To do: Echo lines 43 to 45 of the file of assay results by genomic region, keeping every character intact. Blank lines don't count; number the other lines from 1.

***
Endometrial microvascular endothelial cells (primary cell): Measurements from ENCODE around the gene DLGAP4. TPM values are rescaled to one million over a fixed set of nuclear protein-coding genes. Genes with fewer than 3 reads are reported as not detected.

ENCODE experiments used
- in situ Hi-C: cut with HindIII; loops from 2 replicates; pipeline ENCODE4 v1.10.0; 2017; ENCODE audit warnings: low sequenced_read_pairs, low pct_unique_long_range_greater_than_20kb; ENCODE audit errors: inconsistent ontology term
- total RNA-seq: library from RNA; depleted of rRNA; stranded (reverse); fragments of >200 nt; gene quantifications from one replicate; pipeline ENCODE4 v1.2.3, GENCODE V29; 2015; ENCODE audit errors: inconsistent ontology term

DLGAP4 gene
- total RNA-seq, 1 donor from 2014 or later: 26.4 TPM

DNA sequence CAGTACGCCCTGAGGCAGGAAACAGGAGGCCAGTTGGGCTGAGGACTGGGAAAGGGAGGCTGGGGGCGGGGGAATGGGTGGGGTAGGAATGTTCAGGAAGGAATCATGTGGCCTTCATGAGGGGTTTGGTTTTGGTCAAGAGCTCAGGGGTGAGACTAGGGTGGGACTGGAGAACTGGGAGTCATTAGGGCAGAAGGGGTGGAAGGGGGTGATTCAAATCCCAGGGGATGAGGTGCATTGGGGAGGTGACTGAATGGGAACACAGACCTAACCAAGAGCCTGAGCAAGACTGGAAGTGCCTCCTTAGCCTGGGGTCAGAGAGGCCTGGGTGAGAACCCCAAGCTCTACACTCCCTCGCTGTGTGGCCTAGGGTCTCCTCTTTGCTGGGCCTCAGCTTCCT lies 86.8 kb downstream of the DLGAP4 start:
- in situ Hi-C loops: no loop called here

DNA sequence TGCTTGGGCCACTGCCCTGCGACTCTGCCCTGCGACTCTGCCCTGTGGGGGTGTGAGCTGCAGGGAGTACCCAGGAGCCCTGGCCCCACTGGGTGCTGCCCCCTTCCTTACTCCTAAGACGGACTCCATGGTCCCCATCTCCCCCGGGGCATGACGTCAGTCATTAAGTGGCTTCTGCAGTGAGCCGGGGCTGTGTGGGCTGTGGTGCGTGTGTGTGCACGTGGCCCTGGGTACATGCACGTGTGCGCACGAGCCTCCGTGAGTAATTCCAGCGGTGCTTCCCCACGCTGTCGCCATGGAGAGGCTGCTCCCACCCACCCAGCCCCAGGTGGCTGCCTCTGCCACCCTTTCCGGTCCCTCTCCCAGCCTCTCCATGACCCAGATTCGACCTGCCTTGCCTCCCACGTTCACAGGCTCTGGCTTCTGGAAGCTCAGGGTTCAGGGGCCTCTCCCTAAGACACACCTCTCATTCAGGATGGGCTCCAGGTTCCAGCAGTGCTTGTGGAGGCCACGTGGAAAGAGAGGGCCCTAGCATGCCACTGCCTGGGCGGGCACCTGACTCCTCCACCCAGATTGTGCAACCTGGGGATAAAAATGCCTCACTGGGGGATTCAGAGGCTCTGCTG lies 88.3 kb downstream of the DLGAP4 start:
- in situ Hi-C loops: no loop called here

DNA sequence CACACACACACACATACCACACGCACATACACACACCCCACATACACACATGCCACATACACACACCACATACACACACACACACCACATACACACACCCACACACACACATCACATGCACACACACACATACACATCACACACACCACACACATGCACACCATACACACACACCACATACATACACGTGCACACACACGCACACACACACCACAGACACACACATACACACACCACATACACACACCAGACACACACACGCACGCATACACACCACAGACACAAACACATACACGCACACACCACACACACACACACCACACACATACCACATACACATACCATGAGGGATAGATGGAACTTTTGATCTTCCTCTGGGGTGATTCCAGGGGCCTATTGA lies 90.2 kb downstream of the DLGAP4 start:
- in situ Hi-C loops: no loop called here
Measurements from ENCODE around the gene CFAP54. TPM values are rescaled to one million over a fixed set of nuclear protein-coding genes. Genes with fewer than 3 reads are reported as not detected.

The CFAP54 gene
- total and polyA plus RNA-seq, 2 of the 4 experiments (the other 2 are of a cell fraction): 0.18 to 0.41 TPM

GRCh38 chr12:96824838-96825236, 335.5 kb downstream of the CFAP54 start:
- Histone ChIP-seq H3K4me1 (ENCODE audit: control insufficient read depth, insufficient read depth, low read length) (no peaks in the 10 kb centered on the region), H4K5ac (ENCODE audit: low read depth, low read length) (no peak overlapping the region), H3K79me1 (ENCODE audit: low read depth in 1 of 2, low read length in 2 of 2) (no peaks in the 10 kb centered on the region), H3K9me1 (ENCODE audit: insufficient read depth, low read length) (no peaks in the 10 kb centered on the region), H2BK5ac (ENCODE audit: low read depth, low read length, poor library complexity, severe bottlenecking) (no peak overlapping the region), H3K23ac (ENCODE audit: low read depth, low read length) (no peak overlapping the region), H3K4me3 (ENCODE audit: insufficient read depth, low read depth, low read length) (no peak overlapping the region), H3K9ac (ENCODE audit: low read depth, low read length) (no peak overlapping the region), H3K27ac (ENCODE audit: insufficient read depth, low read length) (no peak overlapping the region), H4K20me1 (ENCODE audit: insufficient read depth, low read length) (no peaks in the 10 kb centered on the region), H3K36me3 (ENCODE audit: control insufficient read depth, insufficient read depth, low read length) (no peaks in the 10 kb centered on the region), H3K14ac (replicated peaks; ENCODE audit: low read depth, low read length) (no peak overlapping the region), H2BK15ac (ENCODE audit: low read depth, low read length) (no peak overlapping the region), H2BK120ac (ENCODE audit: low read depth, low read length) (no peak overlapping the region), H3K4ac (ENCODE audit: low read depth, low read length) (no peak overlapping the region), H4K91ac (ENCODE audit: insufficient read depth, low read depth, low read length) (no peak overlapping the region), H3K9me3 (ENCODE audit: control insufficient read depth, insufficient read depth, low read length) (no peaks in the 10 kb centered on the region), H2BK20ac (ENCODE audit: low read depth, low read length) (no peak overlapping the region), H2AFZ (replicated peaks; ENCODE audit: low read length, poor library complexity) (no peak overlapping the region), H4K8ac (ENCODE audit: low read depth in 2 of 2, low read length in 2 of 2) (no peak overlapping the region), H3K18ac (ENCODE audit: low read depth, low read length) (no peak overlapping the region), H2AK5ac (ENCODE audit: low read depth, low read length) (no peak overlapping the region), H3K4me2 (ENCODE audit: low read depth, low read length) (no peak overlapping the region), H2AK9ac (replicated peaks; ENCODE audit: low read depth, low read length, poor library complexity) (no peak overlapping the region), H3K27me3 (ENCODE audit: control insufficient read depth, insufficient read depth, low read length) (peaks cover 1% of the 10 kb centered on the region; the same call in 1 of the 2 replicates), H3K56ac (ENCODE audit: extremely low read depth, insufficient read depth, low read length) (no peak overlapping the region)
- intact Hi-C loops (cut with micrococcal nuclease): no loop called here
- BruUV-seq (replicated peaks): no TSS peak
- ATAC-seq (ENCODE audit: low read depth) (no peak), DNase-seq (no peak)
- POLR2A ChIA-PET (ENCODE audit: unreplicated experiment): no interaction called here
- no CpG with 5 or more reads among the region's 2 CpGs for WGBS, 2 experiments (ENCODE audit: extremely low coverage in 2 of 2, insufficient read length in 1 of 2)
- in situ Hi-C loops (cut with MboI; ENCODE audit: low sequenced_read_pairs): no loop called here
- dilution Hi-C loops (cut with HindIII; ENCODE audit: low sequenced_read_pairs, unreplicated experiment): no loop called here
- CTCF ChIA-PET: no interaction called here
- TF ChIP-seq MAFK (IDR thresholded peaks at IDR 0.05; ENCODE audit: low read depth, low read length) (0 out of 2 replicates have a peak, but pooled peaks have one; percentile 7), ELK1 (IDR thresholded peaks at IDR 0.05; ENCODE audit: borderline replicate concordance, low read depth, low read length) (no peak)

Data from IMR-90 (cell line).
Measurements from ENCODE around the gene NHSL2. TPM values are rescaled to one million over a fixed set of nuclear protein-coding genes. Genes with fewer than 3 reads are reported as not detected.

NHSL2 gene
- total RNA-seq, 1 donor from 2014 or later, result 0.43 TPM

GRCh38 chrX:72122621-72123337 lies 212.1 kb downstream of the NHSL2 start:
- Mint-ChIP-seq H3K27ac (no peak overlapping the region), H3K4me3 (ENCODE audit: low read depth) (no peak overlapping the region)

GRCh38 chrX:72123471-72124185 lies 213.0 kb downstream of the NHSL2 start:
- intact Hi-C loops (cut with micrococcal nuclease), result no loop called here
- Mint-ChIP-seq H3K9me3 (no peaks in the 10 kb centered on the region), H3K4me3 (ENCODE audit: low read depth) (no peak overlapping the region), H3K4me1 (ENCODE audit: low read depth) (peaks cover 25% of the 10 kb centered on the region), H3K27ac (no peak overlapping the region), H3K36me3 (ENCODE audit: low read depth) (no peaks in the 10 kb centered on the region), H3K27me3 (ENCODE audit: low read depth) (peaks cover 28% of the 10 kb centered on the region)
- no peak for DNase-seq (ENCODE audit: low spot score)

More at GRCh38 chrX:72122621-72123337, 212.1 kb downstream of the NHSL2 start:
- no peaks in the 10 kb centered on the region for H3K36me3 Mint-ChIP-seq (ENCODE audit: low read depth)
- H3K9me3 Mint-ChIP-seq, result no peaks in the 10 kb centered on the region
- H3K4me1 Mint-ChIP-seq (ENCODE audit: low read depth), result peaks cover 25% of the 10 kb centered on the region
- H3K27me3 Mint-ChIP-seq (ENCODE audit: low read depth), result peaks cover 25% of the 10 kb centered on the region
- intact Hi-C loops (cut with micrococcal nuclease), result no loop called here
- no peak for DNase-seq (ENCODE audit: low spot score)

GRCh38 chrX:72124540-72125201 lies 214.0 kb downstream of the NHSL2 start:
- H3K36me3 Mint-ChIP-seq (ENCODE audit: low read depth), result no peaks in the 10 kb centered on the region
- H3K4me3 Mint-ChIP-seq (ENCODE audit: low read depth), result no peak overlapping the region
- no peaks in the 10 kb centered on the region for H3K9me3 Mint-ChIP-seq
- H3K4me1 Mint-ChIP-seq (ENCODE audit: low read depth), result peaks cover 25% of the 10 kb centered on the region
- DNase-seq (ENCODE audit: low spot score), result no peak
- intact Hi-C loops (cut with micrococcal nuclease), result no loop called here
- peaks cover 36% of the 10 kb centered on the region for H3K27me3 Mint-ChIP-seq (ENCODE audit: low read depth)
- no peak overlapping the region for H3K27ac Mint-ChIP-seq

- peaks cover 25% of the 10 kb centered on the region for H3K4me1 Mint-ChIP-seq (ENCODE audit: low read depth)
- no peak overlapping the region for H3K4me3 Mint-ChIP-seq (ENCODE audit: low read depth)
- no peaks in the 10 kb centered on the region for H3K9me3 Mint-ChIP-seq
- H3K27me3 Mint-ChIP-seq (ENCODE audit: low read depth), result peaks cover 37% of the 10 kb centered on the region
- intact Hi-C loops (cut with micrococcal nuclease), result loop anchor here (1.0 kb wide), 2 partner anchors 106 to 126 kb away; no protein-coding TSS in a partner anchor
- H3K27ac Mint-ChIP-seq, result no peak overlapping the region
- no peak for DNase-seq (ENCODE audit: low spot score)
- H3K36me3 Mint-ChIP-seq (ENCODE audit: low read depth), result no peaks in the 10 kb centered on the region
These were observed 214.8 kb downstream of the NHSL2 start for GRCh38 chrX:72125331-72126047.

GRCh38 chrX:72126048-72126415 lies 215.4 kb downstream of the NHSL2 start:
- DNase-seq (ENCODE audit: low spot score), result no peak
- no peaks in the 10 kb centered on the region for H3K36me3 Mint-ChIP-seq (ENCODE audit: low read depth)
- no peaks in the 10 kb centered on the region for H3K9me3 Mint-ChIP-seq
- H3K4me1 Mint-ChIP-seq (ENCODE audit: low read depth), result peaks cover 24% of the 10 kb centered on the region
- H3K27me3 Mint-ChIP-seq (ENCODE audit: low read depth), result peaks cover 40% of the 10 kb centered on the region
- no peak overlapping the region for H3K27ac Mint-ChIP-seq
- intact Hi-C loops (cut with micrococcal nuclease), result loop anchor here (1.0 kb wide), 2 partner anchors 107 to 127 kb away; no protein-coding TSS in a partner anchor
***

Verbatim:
- no peak for DNase-seq (ENCODE audit: low spot score)

GRCh38 chrX:72124540-72125201 lies 214.0 kb downstream of the NHSL2 start:
- H3K36me3 Mint-ChIP-seq (ENCODE audit: low read depth), result no peaks in the 10 kb centered on the region